A new way to artificially control muscles using light, with the potential to restore function to muscles paralyzed by conditions such as motor neuron disease and spinal cord injury, has been developed by scientists at UCL and King’s College London. The technique involves transplanting specially-designed motor neurons created from stem cells into injured nerve branches. These motor neurons are designed to react to pulses of blue light, allowing scientists to fine-tune muscle control by...

2014-04-04 12:27:33

By studying nerve cells that originated in patients with a severe neurological disease, a University of Wisconsin-Madison researcher has pinpointed an error in protein formation that could be the root of amyotrophic lateral sclerosis. Also called Lou Gehrig's disease, ALS causes paralysis and death. According to the ALS Association, as many as 30,000 Americans are living with ALS. After a genetic mutation was discovered in a small group of ALS patients, scientists transferred that gene...

2014-04-04 11:00:50

For Simon Gilroy, sometimes seeing is believing. In this case, it was seeing the wave of calcium sweep root-to-shoot in the plants the University of Wisconsin-Madison professor of botany is studying that made him a believer. Gilroy and colleagues, in a March 24, 2014 paper in the Proceedings of the National Academy of Sciences, showed what long had been suspected but long had eluded scientists: that calcium is involved in rapid plant cell communication. It's a finding that has...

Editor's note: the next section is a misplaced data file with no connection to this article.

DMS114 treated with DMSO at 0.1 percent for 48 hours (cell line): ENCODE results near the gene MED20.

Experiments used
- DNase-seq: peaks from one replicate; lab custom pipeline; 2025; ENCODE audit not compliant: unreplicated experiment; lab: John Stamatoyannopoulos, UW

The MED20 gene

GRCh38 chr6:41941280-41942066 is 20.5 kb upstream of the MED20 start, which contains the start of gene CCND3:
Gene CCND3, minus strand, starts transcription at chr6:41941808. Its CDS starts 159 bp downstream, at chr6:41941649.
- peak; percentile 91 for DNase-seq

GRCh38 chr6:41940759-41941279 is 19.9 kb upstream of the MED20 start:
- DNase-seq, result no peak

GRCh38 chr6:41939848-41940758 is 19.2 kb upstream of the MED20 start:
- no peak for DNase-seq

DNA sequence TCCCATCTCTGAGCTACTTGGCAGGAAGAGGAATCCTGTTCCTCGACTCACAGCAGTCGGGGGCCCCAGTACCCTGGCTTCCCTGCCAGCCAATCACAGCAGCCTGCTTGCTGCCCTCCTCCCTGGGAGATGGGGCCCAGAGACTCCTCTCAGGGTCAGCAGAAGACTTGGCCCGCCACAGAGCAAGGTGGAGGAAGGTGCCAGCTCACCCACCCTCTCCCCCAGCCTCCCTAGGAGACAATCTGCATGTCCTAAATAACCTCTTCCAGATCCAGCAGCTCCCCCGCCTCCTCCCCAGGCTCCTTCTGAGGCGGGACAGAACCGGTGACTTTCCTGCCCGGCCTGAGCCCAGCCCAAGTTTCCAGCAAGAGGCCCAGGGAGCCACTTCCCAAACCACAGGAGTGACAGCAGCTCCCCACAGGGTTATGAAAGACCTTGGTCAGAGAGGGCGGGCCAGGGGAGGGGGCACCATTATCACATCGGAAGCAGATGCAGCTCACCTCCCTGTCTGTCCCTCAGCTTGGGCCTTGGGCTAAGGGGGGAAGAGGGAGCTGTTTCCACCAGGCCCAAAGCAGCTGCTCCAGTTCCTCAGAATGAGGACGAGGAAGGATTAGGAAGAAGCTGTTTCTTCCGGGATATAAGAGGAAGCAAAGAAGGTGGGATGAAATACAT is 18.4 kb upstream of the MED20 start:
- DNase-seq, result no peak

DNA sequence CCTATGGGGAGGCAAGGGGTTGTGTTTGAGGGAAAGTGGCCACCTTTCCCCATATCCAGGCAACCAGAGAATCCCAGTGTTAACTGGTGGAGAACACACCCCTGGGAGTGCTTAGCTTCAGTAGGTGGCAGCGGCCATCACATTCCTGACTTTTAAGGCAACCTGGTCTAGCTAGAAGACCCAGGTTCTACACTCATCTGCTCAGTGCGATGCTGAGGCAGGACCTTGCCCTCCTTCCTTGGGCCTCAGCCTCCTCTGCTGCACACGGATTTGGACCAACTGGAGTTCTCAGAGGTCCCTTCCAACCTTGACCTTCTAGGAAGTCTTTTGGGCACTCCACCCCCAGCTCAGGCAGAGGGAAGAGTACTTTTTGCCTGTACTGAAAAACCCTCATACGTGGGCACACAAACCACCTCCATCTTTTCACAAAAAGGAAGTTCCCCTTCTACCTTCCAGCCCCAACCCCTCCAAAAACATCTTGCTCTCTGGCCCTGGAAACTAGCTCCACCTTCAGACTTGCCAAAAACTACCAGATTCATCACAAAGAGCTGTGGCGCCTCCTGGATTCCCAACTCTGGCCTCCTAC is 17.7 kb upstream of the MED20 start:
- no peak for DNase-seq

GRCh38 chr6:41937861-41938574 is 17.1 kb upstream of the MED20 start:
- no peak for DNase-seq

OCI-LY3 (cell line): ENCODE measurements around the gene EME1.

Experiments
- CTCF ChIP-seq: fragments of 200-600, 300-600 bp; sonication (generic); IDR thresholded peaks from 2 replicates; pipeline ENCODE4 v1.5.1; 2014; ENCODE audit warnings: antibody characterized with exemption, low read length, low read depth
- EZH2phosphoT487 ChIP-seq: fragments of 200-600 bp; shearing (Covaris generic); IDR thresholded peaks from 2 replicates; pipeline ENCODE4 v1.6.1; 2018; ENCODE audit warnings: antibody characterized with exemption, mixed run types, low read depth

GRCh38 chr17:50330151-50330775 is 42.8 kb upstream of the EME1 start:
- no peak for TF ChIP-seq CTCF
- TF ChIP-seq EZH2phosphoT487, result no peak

Latest Neuron Reference Libraries

Brain
2013-03-05 13:54:00

Formation and Orientation The development of the brain is broken down into stages. The basic evolution begins in the third week of the embryonic process where the neural plate is formed. By week four, the neural plate has developed into the neural tube. The anterior part of the tube, the telencephalon, grows rapidly as it prepares to later give way to the brain. As time goes on, cells begin to classify themselves as either neurons or glial cells, thus determining their functions. Glial...